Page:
The Master Control Unit (MCU) acts to unite all of the electronic subcomponents of the car, communicating by using the CAN bus protocol, which is the de facto standard communication protocol in the automotive industry. These subcomponents include the pedal box sensors, the shutdown circuit, the battery management system, and the motor controller, among others.

The MCU can be thought of as the electronic brain of the car. It receives data from sensors around the car, and uses that data to make decisions, if needed. The most obvious example is when the driver presses the accelerator. Sensors measure the pedal position and send the position information to the MCU, which then processes this data, and sends a reference signal to the motor controller based on this, which in turn regulates the amount of current supplied to the motor.

Figure 1: the National Instruments cRIO-9033 used as the Master Control Unit. Contains various CAN communication units along with a switching relay.

The benefit of having the control unit in-between the two components, is that we can control exactly how we want the pedal to affect motor output. Transitioning to a more advanced drivetrain with dedicated engines for every wheel will also be easier, as torque vectoring can be implemented purely using the controller software.

Figure 2: LabVIEW front panel showing data received via CAN from the pedal box of the car, using a graphic interface. LabVIEW is the programming language used to code the MCU.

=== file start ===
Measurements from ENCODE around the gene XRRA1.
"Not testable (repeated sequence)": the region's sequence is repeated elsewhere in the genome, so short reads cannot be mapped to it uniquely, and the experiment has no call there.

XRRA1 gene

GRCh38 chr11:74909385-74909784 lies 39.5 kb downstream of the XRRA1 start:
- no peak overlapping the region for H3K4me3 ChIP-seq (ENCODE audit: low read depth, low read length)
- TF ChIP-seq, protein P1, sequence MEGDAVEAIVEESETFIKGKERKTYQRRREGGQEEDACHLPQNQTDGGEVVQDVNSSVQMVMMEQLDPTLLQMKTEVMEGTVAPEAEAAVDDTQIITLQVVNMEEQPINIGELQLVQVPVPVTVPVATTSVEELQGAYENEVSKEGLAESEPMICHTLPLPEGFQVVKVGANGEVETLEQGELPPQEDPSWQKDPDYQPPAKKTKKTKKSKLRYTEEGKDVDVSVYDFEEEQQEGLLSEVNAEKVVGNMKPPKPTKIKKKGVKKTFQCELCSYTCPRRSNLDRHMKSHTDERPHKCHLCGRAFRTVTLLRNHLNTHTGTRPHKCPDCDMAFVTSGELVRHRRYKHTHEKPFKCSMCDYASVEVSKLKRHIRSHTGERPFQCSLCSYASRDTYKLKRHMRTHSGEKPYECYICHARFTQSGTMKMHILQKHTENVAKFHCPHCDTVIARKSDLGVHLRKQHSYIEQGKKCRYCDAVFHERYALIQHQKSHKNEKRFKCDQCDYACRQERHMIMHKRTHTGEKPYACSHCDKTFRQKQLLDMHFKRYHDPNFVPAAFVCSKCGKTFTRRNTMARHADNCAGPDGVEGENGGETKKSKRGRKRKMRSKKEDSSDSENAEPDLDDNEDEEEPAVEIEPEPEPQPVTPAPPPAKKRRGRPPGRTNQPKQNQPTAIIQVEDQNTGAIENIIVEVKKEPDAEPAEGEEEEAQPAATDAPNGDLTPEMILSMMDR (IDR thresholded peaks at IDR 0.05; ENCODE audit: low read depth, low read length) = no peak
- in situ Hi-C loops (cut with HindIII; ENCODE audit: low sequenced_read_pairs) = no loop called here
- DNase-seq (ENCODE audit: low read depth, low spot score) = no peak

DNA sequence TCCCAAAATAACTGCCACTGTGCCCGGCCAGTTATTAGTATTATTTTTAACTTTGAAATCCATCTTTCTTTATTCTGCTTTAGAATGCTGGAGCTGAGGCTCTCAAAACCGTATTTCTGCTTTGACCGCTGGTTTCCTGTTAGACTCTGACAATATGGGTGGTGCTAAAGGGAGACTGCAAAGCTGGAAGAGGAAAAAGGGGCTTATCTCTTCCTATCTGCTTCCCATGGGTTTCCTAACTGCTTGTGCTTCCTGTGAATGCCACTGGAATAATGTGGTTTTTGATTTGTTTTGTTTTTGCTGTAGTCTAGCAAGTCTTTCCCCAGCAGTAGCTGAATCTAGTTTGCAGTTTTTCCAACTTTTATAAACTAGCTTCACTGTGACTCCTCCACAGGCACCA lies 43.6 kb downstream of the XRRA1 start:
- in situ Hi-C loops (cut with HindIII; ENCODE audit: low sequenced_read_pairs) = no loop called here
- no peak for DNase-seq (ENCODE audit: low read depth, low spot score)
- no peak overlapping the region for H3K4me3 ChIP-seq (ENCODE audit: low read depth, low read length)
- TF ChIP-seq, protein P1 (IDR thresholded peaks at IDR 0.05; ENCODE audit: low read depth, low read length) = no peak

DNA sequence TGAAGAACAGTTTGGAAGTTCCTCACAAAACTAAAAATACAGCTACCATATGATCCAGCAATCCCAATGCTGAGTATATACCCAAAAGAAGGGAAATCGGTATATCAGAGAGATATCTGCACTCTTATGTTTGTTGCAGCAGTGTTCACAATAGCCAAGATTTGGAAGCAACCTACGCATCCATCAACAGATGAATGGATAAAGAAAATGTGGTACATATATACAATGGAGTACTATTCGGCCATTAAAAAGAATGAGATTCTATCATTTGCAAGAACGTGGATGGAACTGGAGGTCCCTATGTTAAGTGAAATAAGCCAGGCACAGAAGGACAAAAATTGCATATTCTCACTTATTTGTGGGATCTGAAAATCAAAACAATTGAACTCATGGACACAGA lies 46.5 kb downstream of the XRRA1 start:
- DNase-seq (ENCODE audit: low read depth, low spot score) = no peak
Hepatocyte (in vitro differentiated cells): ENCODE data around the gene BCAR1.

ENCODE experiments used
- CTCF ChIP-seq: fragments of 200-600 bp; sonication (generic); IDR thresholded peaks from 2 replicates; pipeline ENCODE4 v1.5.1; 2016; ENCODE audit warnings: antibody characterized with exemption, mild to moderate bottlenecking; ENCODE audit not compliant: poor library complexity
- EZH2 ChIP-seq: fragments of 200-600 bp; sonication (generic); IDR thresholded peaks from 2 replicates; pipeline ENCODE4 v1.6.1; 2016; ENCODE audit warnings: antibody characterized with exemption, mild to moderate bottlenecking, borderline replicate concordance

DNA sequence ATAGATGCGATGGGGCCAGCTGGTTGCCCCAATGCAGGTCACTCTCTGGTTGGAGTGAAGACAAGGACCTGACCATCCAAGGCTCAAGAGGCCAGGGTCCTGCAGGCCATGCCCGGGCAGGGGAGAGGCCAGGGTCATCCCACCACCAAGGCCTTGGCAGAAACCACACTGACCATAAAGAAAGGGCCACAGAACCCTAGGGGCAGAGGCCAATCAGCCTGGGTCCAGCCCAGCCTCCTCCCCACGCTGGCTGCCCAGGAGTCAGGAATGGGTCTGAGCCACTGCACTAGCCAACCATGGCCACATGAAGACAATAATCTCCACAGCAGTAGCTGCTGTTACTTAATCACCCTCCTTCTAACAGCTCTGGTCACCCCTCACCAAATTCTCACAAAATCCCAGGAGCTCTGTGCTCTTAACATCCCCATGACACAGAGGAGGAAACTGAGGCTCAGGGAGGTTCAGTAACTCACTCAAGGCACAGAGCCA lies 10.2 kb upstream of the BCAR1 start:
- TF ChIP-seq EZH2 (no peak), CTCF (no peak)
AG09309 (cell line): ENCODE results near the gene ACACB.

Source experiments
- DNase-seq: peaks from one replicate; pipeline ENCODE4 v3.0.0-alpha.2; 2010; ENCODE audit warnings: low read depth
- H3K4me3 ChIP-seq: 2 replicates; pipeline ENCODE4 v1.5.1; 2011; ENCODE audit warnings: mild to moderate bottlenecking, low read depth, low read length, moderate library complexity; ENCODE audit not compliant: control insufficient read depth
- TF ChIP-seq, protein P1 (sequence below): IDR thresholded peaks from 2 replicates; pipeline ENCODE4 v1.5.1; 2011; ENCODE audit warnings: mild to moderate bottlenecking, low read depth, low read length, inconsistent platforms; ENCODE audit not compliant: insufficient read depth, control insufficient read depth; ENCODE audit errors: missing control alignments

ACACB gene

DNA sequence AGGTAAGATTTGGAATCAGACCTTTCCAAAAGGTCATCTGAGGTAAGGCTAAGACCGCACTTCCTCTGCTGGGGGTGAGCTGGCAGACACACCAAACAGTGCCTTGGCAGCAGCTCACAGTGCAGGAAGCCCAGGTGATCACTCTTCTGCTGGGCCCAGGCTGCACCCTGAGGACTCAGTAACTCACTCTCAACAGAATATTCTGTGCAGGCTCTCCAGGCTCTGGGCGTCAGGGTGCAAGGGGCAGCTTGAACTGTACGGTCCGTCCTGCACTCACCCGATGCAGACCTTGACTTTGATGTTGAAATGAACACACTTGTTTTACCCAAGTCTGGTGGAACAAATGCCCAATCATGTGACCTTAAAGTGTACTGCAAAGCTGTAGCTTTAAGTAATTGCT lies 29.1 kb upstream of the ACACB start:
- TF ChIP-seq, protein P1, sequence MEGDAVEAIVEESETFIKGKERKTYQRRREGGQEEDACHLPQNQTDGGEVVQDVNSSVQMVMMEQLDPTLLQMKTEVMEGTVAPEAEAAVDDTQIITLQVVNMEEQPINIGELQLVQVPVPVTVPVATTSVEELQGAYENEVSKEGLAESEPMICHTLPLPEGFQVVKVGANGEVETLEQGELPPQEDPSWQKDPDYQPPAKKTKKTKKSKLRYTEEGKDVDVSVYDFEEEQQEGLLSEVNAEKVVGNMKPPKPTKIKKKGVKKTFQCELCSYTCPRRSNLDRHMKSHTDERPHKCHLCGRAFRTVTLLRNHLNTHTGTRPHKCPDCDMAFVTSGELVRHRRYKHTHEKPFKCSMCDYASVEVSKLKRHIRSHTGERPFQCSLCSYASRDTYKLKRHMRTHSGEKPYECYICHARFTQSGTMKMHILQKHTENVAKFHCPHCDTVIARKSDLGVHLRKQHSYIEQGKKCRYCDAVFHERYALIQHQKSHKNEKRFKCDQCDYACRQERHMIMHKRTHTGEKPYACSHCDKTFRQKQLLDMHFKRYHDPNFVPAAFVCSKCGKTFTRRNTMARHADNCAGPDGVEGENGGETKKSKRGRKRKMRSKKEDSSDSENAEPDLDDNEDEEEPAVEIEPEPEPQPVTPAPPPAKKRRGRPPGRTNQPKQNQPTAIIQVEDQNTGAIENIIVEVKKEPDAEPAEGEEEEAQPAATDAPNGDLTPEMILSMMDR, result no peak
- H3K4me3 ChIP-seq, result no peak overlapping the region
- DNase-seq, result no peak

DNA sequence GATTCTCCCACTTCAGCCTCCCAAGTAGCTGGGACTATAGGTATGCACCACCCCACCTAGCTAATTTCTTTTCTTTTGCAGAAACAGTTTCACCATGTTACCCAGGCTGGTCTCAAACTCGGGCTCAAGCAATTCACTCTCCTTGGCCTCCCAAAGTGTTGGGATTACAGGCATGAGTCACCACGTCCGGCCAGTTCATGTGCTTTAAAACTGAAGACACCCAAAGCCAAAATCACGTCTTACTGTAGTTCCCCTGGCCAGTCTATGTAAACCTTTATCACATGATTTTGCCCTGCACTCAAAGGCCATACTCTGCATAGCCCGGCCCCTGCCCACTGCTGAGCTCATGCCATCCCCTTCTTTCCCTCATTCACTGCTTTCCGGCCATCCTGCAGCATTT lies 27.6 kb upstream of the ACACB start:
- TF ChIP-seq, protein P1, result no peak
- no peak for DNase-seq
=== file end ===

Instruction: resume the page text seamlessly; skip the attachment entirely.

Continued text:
The MCU team is currently hard at work making sure all systems are up and talking to each other. At the current point in time all major subsystems have been successfully set up and are communicating properly with the MCU. Next step is to connect them all to the same CAN network, where it will be important to make sure that the bandwidth of the network is not exceeded, by sending an excessive amount of CAN messages. This could potentially result in loss of data, which is less than ideal.

An important goal of the MCU team this year is to create a foundation from which people working on future iterations of the car will be able to build upon. As such, we hope to be able to develop the MCU so that it is easily configurable while still being completely tailored to the car.

Stay tuned and thanks for reading!


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